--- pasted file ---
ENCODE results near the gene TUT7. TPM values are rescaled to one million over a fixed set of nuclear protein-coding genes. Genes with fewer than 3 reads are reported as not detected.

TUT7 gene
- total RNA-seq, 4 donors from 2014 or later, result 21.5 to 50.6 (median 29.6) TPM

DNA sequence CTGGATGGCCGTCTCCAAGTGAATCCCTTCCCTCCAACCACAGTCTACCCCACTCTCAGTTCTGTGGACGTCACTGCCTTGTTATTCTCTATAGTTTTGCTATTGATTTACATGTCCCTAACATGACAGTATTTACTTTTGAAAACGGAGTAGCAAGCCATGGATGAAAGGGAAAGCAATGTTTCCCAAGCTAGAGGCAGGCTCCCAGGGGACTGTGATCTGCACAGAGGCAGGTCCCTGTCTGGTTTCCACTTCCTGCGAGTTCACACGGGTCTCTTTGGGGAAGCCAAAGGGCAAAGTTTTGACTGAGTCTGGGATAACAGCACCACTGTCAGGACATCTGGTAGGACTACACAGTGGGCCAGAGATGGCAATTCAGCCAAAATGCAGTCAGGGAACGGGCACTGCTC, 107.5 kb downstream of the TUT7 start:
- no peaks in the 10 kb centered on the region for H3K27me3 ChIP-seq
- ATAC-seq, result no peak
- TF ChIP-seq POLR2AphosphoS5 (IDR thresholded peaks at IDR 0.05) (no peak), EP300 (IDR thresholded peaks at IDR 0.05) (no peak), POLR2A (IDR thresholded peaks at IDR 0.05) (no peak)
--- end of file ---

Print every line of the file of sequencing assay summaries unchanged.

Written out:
ENCODE results near the gene TUT7. TPM values are rescaled to one million over a fixed set of nuclear protein-coding genes. Genes with fewer than 3 reads are reported as not detected.

TUT7 gene
- total RNA-seq, 4 donors from 2014 or later, result 21.5 to 50.6 (median 29.6) TPM

DNA sequence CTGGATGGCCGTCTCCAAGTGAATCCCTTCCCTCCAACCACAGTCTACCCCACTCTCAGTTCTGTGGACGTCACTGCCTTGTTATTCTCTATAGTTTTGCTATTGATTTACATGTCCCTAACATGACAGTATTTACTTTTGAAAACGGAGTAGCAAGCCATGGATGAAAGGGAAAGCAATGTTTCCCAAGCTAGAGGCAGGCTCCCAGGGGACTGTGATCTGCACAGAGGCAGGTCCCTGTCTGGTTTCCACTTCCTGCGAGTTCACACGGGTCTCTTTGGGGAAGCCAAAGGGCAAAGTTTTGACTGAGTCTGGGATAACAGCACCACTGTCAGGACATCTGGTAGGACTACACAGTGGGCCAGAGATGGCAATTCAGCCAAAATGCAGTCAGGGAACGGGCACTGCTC, 107.5 kb downstream of the TUT7 start:
- no peaks in the 10 kb centered on the region for H3K27me3 ChIP-seq
- ATAC-seq, result no peak
- TF ChIP-seq POLR2AphosphoS5 (IDR thresholded peaks at IDR 0.05) (no peak), EP300 (IDR thresholded peaks at IDR 0.05) (no peak), POLR2A (IDR thresholded peaks at IDR 0.05) (no peak)